Saturday, September 28, 2019

Wet but still great activity from Ameland

In the afternoon of Friday Sept 27 I arrived on Ameland Island (part of EU-038) for a weekend with my in-laws, celebrating their 50y honeymoon anniversary. Knowing I would be on an island that also contains PAFF-0073 - the last unactivated PAFF - I was keen to take my radio with me.

We would travel to the island without a car so I prepared my bicycle so it could transport a lot of stuff.

Mountain bike customized into trekking bike with a lot of extra weight

Getting nearer to the weekend two forecasts were worrying - a geomagnetic storm with Kp up to 6 and rain with strong winds were both on the agenda for the weekend.

I chose to take a smaller pole (12m) than I usually deploy and decided I would take my mobile amp and a stack of LiPo's as they would give me just a bit more chance if conditions would be poor even though it meant my bags would be heavy.  


Strong wind on the island

When I was on the island checking the rain radar I knew I would not stay dry however I would plan my activity. So I took my rain clothes and a lot of plastic to cover my gear and went out.

Ominous clouds over the dunes at Ameland

I found a nice place in the dunes overlooking the sea. It started out nicely with some sun. There was an almost immediate pile-up on 20m that seemed to continue forever. 


12m Spiderbeam pole in the dunes fighting the wind

Conditions seemed good enough with some particular strong skips - with the benefit of sea water nearby surely. Quite a few NA stations came by some with signals up to s9 like Tom KG8P from MI and Norman N9MM from TX (a rare KFF p2p for me).




Unfortunately the rain came as expected and two times I had to "sit it out" for half an hour by just covering all the gear and myself (quite a challenge for an impatient guy like me to just sit there for 30 minutes waiting). 

I was out in the dunes for some 3 hours with 2 hours of effective radio time on 20m and 40m. By the time the third rain shower appeared I'd had enough and went back to the cottage to get dry and warm.


Later that evening - I was at the yellow circle
In the 2 hours it was busy enough. Being just before or at the start of a solar storm seems to be a lucky timing after all. I logged 238 QSOs (34 DX) from 38 DXCC, including 13 W states and 3 VE provinces. Odx was 9700km to PY1.


Monday, September 23, 2019

To activate or not to activate

Next weekend I will be on the island of Ameland (EU-038). As a radio amateur there is one central concept that concerns the mind with such a prospect: sea water!




As an IOTA reference Ameland and the neighboring islands have been activated a zillion times but there is a nature reserve on the island that has not been activated before. Another good reason to be radio-active there.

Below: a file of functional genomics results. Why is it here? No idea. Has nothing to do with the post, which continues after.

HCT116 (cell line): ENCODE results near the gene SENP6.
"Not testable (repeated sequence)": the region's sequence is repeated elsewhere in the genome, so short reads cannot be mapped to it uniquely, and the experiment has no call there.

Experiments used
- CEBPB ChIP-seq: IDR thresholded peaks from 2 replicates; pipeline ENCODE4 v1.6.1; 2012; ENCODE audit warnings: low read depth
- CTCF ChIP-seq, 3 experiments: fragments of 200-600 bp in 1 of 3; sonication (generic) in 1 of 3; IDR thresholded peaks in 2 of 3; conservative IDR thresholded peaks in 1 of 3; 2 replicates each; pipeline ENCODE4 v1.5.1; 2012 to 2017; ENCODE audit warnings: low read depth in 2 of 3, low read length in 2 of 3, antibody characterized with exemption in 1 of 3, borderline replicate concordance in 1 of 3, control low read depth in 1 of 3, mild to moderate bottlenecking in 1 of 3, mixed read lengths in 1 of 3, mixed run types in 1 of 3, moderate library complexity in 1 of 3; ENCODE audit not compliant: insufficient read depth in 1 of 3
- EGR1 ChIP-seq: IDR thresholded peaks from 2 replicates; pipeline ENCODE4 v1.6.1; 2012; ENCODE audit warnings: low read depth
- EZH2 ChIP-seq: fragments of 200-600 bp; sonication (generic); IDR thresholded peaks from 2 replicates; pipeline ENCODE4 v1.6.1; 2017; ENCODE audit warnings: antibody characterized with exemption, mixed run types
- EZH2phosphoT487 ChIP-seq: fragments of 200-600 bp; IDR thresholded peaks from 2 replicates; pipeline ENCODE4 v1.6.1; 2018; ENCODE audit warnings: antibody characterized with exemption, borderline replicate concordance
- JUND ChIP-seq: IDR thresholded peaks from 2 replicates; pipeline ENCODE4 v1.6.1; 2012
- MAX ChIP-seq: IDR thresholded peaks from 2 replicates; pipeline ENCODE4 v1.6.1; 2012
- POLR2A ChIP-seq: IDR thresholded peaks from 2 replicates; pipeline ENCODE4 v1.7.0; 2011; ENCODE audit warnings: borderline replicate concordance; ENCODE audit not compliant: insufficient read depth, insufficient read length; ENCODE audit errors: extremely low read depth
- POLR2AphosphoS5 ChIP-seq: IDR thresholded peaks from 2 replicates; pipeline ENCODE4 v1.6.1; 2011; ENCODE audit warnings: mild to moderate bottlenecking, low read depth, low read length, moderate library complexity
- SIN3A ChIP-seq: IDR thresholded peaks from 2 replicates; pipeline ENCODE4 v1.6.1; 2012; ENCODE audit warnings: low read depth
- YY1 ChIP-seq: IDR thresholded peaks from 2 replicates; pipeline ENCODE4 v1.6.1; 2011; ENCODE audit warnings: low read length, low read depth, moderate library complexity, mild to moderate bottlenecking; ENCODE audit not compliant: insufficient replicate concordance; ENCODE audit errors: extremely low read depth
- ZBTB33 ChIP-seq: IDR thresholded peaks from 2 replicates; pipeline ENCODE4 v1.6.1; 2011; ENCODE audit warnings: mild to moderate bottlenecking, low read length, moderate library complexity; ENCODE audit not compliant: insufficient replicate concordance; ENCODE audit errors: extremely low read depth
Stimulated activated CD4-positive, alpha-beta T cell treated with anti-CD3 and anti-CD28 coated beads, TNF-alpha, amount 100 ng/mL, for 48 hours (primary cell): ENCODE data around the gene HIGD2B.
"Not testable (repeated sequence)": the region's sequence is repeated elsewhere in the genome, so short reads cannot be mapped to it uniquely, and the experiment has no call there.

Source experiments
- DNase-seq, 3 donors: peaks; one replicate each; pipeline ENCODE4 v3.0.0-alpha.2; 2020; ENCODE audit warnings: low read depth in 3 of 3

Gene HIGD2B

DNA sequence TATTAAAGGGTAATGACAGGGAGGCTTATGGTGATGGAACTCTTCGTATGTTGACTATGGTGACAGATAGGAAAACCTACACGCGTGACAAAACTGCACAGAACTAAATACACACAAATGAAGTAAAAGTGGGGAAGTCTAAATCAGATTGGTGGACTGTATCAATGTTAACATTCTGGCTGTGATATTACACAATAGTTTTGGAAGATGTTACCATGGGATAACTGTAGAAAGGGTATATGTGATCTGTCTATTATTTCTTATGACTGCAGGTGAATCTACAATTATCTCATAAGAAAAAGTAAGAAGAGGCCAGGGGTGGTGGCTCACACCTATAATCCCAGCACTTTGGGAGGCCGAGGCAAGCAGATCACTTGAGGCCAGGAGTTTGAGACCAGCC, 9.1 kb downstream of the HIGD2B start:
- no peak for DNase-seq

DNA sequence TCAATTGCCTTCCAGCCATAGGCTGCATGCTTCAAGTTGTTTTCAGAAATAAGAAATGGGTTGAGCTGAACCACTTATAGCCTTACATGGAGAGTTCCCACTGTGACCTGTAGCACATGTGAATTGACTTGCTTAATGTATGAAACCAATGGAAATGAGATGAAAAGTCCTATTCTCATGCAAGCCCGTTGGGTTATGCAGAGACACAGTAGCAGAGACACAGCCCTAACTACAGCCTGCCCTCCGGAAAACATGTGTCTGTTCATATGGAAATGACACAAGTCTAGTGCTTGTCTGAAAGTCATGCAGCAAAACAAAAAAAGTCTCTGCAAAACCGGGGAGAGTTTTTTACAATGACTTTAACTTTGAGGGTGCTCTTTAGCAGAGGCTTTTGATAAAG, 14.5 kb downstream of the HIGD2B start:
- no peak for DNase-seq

So, no discussion then: pack the radio gear and have radio fun!

Not so fast.. 

  1. I will be on the island invited by my in-laws to celebrate their 50th honeymoon anniversary - they will have put together a 24h program for the weekend with a full-time role for me.
  2. I will be on the island without my car but need to move around with my gear to be able to activate the nature reserve.

Okay, so I could probably squeeze in a few hours at the start of this social event. Any disappointment about that can be smoothed out during the rest of the weekend.
Regarding transport: I can take a bicycle with me on the island. So I am currently refurbishing my mountain bike so that it can carry all my radio gear (with bike rack and proper transport bags).

That is that sorted then?

Well, recently two other obstacles raised their ugly heads:
  1. NOAA expects we will have a geomagnetic storm this weekend with Kp values up to 6.
  2. The weather forecast shows rain throughout the weekend.
At Kp=6 there is not much radio fun to expect and being at the sea side in the dunes with wind and rain is not an option either. 

So I will be closely monitoring both forecasts to see how they will play out. I need 2-3 hours of dry spells before the geomagnetic storm starts raging. Fingers crossed.

Thursday, September 19, 2019

Stylish inverted V multiband antenna

Spending most of my radio time /P, I have over the years built and used many different antennas. The inverted V dipole was always one of them but mainly for 40 and 80m as I used end fed verticals for the higher bands (due to the length you quickly end up with an inverted V configuration on lower bands).

I started out with four individual dipoles - one for each band 160, 80, 60 and 40. During my activities I mainly use 80 and 40 of the four so I decided to combine them into one dipole for 40m and 80m - using bullet connectors to change bands. The benefit being that you don't have to change antennas - only lower the mast somewhat to reach the connectors.


Bullet connectors to switch bands

Lately I have been using the inverted V for 20m as well - adding that to the multiband version - as I have found it works well within EU and for DX and again it saves me changing antennas. 

Looking at the radiation diagrams on 20m you can see that the inverted V (blue) radiates better on the higher angles compared to a half wave vertical (red). Note that this is a broad side view. From the ends the inverted V loses significantly more versus the vertical (10dB at a 15 degrees take-off angle on 20m) - so for DX the orientation counts.


EFHW vs Inverted V - 14Mhz - 18m pole